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Reduction in postprandial lipemia after walking: influence of exercise intensity

TSETSONIS, NATASSA V.; HARDMAN, ADRIANNE E.

Medicine & Science in Sports & Exercise: October 1996 - Volume 28 - Issue 10 - pp 1235-1242
Clinical Sciences: Clinically Relevant

This study compared the effects of low and moderate intensity walking on postprandial lipemia, holding energy expenditure constant. Nine healthy normolipidemic subjects (5 men, 4 women; age 27.7 ± 0.9, fasting plasma triacylglycerol 0.95 ± 0.18 mmol·1-1, mean ± SEM) who were physically active but not endurance-trained undertook three trials, each over 2 d, in a balanced design. On the afternoon of day 1 they either refrained from exercise (Control), walked for 3 h at low intensity (Walk low, 32 ± 1% ˙VO2max), or walked for 1.5 h at moderate intensity(Walk moderate, 63 ± 1% ˙VO2max). The following morning, after a 12-h fast, they consumed a high-fat meal (1.3 g fat, 1.2 g carbohydrate, 0.2 g protein, 76 kJ energy per kg body mass). Blood and expired air samples were obtained before the meal and for 6 h afterward. Postprandial lipemia (total area under triacylglycerol concentration vs time curve) was lower than control after low intensity walking as well as after moderate intensity walking (both P < 0.05) but did not differ between the two walking trials (Control, 8.09 ± 1.09 mmol·1-1·h; Walk low, 5.46 ± 0.63 mmol·1-1·h; Walk moderate, 5.53 ± 0.58 mmol·1-1·h). The increase in energy production following the test meal did not differ between trials, but fat oxidation was increased in the fasting and postprandial states for both walking trials, compared with control (P < 0.05).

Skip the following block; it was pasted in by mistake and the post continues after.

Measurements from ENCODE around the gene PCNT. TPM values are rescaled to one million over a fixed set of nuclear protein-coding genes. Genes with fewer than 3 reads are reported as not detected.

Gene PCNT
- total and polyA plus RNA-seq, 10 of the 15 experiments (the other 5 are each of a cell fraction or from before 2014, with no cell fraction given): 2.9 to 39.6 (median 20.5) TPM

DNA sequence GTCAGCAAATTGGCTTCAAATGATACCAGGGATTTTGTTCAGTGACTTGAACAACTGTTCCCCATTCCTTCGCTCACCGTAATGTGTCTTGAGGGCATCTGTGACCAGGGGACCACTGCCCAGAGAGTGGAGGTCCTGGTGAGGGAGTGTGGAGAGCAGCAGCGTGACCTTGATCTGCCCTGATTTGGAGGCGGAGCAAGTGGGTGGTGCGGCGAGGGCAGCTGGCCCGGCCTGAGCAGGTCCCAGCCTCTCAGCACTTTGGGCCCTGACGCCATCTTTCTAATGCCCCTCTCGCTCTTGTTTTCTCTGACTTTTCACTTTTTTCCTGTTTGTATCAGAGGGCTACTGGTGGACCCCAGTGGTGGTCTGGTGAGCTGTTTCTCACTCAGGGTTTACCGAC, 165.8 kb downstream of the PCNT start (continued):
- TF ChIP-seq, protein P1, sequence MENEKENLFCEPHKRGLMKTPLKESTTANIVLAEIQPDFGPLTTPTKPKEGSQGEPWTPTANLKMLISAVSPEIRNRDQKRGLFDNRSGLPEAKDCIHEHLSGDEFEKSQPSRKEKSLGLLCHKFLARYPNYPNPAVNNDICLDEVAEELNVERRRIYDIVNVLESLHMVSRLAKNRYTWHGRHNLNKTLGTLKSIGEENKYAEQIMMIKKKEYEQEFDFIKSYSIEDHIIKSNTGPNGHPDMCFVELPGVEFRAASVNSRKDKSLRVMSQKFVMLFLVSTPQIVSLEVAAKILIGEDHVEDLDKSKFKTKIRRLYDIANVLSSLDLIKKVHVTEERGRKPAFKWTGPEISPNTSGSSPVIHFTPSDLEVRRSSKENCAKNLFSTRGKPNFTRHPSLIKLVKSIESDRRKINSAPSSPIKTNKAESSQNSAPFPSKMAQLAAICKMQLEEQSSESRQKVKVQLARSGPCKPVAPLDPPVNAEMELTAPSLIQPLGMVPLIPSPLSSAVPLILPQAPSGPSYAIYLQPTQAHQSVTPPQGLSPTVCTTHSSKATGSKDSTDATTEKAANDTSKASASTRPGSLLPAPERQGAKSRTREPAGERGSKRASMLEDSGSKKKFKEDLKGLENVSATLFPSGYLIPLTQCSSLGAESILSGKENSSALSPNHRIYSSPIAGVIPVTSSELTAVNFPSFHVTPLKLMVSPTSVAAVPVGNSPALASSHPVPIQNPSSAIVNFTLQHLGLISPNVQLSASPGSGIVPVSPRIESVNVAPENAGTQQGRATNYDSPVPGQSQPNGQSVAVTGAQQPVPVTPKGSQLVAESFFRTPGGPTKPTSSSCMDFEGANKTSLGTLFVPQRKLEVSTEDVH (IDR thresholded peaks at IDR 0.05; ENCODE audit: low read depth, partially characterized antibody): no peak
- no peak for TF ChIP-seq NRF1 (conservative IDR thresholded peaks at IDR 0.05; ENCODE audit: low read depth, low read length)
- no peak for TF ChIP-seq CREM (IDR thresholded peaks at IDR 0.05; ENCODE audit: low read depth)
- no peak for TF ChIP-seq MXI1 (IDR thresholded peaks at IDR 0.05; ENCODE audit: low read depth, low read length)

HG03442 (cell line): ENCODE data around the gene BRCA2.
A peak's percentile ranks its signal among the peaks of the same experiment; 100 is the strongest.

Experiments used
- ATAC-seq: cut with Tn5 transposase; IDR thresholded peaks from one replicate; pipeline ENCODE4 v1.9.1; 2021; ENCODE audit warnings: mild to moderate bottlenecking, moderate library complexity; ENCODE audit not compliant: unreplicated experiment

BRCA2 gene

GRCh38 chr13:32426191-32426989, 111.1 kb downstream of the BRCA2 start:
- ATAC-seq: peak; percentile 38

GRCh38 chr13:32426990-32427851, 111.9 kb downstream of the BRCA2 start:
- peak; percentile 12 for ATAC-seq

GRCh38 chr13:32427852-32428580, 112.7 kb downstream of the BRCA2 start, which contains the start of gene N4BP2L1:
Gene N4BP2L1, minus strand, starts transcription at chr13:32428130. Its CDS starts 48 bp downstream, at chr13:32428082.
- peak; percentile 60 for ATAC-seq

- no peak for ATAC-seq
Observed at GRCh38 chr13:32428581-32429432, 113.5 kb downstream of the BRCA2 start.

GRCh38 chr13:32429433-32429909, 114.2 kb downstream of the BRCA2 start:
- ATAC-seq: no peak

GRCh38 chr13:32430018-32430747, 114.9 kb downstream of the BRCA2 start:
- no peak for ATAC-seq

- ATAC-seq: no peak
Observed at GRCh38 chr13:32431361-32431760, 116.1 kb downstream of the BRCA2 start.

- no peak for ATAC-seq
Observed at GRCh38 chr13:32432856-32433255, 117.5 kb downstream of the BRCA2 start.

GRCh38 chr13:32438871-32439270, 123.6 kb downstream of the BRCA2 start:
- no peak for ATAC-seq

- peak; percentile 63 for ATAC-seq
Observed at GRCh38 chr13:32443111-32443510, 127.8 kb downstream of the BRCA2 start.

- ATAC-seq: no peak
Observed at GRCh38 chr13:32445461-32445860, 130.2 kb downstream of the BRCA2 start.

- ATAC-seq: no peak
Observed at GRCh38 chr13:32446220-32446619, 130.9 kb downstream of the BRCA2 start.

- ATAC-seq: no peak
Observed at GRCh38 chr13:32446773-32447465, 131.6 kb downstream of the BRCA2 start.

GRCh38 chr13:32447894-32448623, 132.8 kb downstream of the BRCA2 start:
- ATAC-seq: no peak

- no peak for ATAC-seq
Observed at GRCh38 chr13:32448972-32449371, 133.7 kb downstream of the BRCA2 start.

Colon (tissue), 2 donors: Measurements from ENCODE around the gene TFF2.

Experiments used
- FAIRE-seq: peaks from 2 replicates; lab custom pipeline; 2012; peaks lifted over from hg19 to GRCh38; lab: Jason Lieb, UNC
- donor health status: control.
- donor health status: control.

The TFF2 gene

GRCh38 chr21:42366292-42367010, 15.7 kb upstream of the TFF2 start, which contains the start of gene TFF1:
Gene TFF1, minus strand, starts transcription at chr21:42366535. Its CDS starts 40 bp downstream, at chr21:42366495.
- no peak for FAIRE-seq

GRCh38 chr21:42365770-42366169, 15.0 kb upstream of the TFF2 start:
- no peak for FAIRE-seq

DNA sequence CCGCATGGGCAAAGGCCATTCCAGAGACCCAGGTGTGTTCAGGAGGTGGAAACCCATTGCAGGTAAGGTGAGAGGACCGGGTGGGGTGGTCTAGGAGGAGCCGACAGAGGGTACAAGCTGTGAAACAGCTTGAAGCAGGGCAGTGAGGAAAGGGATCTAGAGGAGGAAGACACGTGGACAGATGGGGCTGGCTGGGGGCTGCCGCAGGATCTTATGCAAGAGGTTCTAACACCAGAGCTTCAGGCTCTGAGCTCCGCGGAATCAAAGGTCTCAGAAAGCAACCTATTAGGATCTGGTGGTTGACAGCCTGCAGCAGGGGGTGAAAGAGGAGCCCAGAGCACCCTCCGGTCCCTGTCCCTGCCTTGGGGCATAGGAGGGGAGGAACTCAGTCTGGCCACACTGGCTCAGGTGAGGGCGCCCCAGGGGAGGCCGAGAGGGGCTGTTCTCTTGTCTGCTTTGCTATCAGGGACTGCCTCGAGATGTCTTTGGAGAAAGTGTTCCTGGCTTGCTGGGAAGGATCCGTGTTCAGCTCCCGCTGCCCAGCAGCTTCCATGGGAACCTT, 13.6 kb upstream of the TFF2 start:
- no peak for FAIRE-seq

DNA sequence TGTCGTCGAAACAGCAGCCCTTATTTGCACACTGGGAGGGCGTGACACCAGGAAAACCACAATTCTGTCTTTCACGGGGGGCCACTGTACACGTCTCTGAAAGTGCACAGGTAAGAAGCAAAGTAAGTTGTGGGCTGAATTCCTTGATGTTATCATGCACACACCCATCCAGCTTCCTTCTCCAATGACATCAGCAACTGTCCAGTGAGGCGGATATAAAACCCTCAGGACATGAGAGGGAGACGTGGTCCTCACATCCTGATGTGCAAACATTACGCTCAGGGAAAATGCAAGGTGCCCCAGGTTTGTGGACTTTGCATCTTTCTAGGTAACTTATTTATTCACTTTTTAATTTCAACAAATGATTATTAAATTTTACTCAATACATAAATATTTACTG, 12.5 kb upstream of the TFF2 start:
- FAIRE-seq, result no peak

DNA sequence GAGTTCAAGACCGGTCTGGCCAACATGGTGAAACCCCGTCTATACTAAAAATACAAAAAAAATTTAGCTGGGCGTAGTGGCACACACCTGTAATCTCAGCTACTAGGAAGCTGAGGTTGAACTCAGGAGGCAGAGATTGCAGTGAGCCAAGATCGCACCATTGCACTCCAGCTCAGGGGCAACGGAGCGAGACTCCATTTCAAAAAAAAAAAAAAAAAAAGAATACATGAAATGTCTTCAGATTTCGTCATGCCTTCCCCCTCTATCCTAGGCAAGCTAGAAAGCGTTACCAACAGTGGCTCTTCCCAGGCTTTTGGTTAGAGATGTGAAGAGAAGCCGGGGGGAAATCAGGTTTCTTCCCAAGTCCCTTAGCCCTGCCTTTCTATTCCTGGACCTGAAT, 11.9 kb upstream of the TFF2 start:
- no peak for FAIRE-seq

Department of Physical Education, Sports Science and Recreation Management, Loughborough University, Loughborough, Leicestershire LE11 3TU UNITED KINGDOM

Submitted for publication November 1995.

Accepted for publication June 1996.

The authors are grateful to Dr. S. S. Mastana and Mrs. A. Packynko of the Department of Human Sciences, Loughborough University, for determinations of aplipoprotein E phenotypes. Natassa V. Tsetsonis was supported by a British Council (Greece) Fellowship.

Address for correspondence: Dr. A. E. Hardman, Department of Physical Education, Sports Science and Recreation Management, Loughborough University, Loughborough, Leicestershire LE11 3TU, UK. E-mail:a.e.hardman@lut.ac.uk.

©1996The American College of Sports Medicine